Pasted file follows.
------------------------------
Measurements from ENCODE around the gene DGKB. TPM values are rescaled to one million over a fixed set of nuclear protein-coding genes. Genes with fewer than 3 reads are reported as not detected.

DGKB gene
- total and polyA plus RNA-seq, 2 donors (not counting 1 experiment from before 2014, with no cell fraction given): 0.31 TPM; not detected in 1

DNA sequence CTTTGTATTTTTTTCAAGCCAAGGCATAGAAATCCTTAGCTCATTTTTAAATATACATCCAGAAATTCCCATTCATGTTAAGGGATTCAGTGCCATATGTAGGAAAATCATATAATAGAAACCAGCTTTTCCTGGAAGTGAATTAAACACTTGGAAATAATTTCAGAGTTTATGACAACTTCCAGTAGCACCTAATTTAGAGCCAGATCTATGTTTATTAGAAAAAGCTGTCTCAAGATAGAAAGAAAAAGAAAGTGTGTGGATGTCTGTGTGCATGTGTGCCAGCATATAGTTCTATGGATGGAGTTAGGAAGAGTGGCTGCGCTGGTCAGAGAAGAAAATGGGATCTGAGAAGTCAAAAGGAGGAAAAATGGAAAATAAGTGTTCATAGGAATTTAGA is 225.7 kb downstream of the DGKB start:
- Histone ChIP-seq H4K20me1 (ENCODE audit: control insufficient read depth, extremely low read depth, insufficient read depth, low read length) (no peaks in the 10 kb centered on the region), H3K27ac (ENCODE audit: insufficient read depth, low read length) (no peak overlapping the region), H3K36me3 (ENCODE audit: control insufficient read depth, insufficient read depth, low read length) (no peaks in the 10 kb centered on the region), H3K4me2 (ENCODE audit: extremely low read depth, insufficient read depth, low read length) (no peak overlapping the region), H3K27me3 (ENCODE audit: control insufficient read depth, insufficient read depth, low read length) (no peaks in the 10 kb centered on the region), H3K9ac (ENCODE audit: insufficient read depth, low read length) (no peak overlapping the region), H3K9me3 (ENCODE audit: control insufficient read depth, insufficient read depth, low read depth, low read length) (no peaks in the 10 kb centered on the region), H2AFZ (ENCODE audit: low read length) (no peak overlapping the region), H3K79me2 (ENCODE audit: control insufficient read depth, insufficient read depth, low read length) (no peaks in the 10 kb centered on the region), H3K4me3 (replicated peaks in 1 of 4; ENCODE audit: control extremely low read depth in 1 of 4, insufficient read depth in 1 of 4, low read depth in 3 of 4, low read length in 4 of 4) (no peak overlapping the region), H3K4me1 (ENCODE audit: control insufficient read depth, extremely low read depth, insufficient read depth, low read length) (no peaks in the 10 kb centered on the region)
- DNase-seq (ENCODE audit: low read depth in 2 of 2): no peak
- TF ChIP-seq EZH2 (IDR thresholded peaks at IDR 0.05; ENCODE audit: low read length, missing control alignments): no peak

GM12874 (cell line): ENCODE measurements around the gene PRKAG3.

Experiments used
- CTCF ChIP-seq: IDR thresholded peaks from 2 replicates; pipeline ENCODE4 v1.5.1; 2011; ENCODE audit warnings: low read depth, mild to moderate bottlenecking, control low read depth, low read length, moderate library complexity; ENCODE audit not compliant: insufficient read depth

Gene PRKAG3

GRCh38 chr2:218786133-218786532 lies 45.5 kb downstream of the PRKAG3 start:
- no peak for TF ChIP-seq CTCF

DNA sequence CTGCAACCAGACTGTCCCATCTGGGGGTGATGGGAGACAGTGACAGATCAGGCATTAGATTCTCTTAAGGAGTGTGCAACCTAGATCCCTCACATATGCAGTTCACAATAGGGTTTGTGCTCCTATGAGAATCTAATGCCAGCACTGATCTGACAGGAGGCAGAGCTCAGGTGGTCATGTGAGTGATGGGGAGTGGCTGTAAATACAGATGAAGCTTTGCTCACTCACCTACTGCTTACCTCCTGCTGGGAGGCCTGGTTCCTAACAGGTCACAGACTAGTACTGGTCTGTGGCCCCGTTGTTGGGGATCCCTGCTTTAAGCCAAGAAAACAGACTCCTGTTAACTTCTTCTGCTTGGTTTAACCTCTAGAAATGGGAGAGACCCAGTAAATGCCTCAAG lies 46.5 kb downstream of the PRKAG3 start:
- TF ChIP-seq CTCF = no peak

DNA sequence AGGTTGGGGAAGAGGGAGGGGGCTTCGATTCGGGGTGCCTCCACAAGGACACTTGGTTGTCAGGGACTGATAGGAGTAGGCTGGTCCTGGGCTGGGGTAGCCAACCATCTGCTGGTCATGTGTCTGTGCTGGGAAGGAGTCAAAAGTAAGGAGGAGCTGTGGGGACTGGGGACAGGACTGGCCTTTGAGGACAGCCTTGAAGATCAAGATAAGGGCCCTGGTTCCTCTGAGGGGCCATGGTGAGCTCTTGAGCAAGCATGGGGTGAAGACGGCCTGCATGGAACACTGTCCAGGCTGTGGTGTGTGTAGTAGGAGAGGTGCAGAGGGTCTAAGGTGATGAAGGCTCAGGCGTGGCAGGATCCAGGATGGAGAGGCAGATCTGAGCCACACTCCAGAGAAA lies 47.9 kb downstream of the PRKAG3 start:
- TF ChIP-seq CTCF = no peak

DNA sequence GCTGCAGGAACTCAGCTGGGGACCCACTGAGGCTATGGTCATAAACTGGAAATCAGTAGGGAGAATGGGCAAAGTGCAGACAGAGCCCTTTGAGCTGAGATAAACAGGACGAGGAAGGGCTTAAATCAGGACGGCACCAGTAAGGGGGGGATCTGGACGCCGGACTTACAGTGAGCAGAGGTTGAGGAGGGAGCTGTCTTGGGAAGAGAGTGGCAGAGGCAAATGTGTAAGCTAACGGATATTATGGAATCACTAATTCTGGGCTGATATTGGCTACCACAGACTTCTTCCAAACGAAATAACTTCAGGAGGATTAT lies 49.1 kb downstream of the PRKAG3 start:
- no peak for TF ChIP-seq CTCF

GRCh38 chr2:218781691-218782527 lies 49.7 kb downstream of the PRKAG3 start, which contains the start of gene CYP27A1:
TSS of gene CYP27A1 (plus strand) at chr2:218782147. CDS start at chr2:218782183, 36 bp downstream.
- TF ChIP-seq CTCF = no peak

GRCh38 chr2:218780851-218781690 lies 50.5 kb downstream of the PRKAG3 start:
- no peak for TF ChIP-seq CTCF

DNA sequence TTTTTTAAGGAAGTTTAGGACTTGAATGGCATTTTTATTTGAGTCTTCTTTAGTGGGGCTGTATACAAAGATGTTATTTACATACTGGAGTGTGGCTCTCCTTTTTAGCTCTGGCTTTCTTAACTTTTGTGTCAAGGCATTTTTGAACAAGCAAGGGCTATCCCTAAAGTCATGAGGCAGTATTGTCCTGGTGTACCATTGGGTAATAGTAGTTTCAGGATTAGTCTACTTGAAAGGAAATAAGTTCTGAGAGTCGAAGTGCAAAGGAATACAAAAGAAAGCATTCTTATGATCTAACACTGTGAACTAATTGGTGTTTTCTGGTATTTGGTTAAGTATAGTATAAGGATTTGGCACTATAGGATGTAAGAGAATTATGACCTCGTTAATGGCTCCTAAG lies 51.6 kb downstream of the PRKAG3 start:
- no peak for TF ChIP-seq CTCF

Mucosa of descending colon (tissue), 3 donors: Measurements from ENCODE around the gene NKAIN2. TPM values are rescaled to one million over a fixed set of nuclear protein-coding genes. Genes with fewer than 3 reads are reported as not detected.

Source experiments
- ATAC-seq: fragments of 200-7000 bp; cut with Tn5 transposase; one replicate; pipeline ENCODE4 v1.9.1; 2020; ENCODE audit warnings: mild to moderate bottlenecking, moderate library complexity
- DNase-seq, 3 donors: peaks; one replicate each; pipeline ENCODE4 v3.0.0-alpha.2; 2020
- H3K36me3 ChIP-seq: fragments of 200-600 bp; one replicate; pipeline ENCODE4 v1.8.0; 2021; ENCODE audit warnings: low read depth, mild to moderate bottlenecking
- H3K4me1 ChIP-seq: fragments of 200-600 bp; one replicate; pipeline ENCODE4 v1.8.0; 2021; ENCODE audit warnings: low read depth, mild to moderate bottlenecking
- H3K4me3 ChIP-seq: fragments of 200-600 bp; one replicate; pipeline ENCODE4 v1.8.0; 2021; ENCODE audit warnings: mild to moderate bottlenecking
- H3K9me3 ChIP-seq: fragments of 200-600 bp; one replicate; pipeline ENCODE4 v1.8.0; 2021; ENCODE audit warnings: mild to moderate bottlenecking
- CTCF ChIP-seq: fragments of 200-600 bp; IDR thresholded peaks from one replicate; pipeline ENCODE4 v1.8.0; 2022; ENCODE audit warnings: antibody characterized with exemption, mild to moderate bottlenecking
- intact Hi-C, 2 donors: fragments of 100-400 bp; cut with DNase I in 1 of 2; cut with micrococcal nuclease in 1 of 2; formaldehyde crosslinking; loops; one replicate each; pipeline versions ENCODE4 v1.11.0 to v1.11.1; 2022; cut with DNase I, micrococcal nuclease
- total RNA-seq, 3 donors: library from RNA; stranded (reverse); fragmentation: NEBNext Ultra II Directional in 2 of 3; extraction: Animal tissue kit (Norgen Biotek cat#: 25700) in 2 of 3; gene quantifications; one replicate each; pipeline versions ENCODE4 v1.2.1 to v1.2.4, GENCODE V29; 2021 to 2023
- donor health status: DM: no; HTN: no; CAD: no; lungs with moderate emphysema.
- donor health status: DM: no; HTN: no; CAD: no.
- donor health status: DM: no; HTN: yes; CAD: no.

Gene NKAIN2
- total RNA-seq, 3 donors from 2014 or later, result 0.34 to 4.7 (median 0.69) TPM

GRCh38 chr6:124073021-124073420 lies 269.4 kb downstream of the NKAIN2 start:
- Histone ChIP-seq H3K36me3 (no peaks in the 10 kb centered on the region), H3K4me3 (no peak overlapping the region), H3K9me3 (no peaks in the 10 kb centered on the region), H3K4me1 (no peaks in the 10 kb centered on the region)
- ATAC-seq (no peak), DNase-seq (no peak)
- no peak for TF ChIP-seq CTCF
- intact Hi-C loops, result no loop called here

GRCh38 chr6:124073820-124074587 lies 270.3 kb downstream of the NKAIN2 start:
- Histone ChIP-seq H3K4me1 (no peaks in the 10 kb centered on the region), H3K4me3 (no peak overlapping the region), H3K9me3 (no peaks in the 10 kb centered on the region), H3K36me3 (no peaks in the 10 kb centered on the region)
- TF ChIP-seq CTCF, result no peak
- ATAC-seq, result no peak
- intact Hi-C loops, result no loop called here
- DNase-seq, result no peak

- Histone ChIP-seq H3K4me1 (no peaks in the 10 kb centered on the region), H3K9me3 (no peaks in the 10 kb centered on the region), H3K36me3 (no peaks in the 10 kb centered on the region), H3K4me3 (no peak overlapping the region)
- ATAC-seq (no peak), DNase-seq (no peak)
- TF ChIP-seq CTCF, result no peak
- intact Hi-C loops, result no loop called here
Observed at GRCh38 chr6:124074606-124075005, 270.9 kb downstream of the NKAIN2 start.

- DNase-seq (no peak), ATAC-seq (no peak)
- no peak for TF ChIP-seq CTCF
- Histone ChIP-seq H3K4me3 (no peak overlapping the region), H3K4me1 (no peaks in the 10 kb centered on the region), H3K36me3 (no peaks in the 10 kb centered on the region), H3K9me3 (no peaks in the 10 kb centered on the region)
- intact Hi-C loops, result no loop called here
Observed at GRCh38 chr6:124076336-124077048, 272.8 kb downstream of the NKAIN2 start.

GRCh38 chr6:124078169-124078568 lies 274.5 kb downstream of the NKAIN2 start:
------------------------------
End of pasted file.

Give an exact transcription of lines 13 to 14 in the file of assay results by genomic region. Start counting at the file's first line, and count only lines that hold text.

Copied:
- no peak for TF ChIP-seq CTCF

DNA sequence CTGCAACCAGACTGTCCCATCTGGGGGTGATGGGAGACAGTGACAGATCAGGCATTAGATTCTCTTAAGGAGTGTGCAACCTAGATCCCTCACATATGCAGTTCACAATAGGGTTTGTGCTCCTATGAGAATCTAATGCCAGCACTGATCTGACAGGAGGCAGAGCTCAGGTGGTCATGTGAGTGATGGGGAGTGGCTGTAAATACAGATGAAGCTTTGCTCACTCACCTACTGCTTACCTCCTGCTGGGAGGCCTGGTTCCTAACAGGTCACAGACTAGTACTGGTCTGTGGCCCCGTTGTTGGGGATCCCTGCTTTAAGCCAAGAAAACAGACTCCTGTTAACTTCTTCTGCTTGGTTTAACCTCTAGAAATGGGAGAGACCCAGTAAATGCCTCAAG lies 46.5 kb downstream of the PRKAG3 start: